NBA legend Charles Barkley slammed calls to “defund the police” as a measure that would disproportionately affect communities of color, saying police reform to “weed out the bad cops” is the better strategy after several cities announced budget cuts to their police departments.
Speaking Monday on ESPN’s morning show, Get Up, Barkley argued that “we just need police reform, because we need police.”
“We need to weed out the bad cops — you know I hear these guys getting on television these politicians talking about ‘defunding the police department.’ First of all, that would have a negative effect on the black communities — who the black people gonna call, Ghostbusters?” Barkley asked. “Because they’re not gonna defund the police in the good white neighborhoods, so we need police reform.”
Barkley has repeatedly argued against defunding the police in the wake of national protests following the death of George Floyd. “We need the cops, most of the cops do a fantastic job, but instead of defunding and all this other stuff, let’s just do police reform. Everybody should be on board for that whether you’re a Democrat, Republican, conservative or liberal,” Barkley said last week on CNN.
While prominent Democrats, including Joe Biden and Bernie Sanders, have dismissed calls for defunding the police and have instead proposed more funding for departments, other liberal politicians have moved to cut funding for law enforcement.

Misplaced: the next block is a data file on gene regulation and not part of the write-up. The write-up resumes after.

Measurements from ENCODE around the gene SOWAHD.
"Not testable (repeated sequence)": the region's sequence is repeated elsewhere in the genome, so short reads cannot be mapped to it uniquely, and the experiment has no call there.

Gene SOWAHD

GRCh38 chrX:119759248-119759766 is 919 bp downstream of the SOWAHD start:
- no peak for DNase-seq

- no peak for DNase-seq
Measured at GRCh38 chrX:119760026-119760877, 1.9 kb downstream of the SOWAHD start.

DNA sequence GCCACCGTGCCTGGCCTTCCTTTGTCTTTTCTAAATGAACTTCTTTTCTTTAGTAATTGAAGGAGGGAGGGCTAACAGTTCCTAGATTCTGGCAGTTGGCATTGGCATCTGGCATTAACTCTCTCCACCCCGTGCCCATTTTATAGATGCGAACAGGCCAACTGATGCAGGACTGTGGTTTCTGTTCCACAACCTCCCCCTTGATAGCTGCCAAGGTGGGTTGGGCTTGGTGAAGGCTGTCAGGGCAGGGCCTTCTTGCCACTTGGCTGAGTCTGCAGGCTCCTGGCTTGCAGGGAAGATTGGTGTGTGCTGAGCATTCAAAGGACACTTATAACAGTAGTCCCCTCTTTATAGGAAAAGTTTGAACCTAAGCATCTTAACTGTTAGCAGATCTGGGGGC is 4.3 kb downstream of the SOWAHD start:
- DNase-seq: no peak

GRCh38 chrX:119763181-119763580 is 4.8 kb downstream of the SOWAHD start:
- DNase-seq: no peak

“You can’t really reform a department that is rotten to the root,” Representative Ilhan Omar (D., Minn.) said in a Sunday interview, after the Minneapolis City Council announced last week that a veto-proof majority had voted to dissolve the police.
Boston mayor Marty Walsh announced last week that the city’s government would divert 20 percent of the police department’s overtime budget — approximately $12 million — to other programs, while New York mayor Bill de Blasio has also revealed a similar measure.
The NYPD said Monday that it was eliminating its anti-crime unit, which includes 600 plainclothes officers, and the LAPD has announced a budget cut of more than $100 million to help “reinvest” in communities of color. The latter announcement came after Los Angeles mayor Eric Garcetti said he was dropping a proposal to increase the police budget.
“We all have to be part of this solution together. We all have to step up and say, ‘What can we sacrifice?’” Garcetti explained.
Murder rates in Los Angeles and New York City have both spiked in recent weeks.